The bright blue, purple, mauve or white flowers continue to bloom throughout the first part of the summer, well beyond when the heat makes other flowers wither. Keep cutting the flowers to encourage more bloom. They thrive in full sun, take most soil conditions and will easily grow three feet tall. Give them plenty of room, and it’s best if you can plant them where they can reseed year after year.
From the diminutive two-foot-tall varieties, such as the Magic Fountains series, to the seven-foot Pacific Giants, delphiniums (Delphinium elatum; Zones 3–7) make a statement. A single plant can be a focal spot in a small garden, while a group makes striking appeal in a larger space. The name delphinium comes from the ancient Greek word for dolphin, delphis, and you may see a resemblance in the flower.
Some gardeners avoid delphiniums because their size can cause them to topple over, but it’s worth it to provide support or try a shorter variety. Whenever possible, choose a place that is sheltered from the wind. Delphiniums prefer full sun, fertile soil and consistent watering. You can start them easily enough from seed by sowing them in the middle of winter, although they won’t bloom until the following year. Space them a couple of feet apart in a large display.
With over 20 species in this genus, there is plenty to love about Rudbeckia (Zones 3–7). Some of the most popular are those that bloom from late summer into fall: black-eyed Susans (R. hirta) and yellow coneflowers (R. fulgida) that brighten the waning garden with their yellow or gold flowers.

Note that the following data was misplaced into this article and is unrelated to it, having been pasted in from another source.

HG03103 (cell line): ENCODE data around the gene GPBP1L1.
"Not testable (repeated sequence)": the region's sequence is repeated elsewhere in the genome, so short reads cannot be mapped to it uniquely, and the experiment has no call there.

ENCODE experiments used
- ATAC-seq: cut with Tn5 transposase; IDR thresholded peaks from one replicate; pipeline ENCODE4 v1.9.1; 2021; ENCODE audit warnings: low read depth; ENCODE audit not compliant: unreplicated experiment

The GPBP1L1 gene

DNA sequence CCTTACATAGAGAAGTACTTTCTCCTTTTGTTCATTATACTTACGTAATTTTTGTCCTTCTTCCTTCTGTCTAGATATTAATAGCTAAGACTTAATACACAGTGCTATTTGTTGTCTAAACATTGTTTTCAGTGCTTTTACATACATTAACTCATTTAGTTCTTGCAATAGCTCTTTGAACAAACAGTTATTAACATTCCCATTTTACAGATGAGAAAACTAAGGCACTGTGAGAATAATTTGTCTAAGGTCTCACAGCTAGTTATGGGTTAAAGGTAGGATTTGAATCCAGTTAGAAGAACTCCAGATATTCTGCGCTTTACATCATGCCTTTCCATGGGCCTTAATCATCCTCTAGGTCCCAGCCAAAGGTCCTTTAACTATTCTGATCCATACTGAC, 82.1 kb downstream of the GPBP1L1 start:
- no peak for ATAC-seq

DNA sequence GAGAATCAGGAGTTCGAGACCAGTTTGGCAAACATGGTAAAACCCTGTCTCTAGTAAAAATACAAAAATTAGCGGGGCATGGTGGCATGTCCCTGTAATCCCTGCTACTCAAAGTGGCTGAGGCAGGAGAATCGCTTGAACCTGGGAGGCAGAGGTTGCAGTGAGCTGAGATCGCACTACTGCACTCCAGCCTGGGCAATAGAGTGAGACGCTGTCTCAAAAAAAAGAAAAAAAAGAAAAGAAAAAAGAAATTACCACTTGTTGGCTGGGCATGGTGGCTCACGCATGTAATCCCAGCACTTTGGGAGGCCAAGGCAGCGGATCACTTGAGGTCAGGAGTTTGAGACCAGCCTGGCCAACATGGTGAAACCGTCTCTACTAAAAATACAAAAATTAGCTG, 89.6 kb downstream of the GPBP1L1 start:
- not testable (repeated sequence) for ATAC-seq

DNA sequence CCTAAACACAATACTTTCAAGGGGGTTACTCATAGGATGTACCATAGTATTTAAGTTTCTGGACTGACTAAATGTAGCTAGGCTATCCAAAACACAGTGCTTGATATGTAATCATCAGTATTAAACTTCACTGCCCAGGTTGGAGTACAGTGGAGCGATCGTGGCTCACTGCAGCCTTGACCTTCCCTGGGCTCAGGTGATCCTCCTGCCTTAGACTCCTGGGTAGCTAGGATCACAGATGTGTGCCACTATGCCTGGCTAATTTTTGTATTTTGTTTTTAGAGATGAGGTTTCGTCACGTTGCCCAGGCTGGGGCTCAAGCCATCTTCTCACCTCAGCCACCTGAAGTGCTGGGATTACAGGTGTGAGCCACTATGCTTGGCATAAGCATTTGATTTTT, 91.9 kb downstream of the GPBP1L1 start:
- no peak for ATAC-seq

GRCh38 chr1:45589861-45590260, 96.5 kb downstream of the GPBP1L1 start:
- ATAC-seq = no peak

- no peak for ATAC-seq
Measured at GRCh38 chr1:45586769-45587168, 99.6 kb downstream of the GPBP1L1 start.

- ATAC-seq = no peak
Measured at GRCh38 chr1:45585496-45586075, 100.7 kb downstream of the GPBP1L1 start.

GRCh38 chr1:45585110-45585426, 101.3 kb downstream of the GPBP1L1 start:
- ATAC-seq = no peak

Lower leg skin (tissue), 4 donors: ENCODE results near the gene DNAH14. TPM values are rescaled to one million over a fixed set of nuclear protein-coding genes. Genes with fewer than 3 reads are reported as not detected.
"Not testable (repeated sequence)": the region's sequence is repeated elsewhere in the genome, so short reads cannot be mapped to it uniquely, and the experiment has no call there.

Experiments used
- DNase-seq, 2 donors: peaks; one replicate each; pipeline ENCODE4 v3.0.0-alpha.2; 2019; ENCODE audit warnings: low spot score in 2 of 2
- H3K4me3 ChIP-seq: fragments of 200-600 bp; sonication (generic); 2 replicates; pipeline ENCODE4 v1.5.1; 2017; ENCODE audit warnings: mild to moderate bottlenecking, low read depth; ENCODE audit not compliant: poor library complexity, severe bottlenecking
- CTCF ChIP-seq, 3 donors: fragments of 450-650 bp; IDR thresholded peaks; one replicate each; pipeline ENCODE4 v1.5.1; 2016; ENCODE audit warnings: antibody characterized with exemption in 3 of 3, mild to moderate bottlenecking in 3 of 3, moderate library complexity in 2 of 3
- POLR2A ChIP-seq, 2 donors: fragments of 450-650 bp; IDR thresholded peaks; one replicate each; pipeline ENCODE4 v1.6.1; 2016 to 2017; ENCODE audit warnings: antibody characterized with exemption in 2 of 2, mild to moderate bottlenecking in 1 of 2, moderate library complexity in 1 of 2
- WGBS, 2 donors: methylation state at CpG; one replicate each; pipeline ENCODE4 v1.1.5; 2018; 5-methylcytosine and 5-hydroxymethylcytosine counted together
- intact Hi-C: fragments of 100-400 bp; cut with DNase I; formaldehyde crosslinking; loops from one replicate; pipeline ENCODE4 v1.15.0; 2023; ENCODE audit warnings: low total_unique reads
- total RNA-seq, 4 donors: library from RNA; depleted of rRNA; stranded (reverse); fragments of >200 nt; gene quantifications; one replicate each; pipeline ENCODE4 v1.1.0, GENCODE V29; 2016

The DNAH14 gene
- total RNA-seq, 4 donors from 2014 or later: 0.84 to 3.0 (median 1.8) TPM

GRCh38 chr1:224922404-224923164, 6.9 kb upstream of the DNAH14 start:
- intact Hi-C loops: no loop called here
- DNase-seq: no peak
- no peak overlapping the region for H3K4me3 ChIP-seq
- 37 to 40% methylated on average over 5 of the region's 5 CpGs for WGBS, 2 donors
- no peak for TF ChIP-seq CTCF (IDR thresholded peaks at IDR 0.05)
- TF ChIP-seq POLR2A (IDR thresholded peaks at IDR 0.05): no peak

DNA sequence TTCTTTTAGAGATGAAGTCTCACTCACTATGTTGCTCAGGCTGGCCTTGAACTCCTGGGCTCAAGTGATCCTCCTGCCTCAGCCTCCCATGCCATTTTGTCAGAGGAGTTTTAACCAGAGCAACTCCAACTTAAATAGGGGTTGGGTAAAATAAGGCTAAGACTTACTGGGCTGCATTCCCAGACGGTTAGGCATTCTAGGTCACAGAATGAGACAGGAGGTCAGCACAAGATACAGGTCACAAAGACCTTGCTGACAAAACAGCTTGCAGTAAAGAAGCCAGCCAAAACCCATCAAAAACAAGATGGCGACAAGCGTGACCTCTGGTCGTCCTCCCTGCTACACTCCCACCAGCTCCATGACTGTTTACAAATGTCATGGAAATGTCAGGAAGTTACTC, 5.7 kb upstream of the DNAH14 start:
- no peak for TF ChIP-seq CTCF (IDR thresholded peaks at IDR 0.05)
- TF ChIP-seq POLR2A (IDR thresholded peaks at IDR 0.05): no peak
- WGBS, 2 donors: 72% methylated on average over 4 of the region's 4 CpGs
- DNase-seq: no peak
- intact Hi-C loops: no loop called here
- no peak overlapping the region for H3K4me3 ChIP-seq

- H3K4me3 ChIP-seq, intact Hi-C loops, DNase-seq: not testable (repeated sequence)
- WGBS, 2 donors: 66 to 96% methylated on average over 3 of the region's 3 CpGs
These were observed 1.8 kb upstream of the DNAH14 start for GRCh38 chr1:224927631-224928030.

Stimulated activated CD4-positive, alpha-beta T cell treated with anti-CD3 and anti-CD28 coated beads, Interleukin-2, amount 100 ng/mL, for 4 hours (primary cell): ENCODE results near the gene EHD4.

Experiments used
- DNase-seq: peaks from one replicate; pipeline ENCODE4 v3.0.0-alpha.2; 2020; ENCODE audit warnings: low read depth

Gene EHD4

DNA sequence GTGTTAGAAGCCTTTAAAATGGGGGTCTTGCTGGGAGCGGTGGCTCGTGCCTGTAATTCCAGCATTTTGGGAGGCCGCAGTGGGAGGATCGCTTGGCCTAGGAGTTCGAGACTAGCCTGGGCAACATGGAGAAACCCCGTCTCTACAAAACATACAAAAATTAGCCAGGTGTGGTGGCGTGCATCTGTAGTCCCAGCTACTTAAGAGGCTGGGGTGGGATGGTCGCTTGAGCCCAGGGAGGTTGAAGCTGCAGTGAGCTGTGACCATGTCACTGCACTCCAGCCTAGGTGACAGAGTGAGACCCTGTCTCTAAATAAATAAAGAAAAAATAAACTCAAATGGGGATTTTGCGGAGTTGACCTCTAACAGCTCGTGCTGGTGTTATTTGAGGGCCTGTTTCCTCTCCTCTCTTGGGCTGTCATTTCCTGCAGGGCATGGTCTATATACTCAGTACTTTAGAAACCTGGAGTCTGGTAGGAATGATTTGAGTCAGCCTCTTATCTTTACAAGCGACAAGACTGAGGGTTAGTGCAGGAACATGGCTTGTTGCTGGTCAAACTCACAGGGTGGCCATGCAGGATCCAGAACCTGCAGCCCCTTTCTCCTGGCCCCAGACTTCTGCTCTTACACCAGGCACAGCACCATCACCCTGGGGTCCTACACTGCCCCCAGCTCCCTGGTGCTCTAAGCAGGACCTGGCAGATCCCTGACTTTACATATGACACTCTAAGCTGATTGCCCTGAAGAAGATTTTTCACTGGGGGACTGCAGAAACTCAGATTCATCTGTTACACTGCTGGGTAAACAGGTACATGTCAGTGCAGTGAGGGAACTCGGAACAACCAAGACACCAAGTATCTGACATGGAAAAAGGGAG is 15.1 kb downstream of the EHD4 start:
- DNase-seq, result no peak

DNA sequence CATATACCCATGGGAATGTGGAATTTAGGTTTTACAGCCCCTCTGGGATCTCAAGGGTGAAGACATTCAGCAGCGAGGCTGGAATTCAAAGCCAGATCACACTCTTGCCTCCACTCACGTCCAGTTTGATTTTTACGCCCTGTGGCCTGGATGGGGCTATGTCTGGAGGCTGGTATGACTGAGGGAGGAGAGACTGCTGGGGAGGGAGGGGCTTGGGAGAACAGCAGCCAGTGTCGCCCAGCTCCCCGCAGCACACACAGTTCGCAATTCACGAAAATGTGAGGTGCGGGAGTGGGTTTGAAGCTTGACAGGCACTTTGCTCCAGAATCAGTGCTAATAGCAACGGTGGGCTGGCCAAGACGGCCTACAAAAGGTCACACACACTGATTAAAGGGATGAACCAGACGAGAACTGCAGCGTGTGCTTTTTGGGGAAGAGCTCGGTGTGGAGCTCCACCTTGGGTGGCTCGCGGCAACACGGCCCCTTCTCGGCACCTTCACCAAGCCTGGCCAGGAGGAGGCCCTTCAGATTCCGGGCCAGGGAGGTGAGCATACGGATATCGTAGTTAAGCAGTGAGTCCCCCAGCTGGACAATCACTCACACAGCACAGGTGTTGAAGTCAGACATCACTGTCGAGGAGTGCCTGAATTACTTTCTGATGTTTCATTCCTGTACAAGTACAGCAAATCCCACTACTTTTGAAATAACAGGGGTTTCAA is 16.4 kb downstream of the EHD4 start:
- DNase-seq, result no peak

Many varieties, such as the three-foot-tall Rudbeckia fulgida var. sullivantii ‘Goldstrum’, are beloved for their big burst of yellow in the garden. In small spaces, try R. f. var. s. ‘Little Goldstar’, which reaches just 14 inches high. You can start rudbeckias from seed, although it’s much easier to buy plants, or beg divisions from a friend.
With double varieties, short ones, tall ones and all sorts of colors, there’s nothing boring about zinnias. But this wasn’t always the case. As a native of the Americas, zinnias weren’t highly sought. In fact, people thought they were ugly. But by the nineteenth century, breeders developed more interesting varieties, giving zinnias a place in gardens and a favorite, durable cut flower. There’s a zinnia for every situation: The ‘Lilliput Mix’ grows 18 to 24 inches tall, ideal for the front of the bed, while the ‘California Giants’ tower at 4 feet in height.
Start zinnia seeds inside four to six weeks prior to the last frost date. You can just as easily direct seed them in the garden a couple of weeks before the last frost, but you’ll wait longer for blooms. Choose a site in the full sun, and keep them well watered to enjoy brilliant flowers from the late summer through the fall.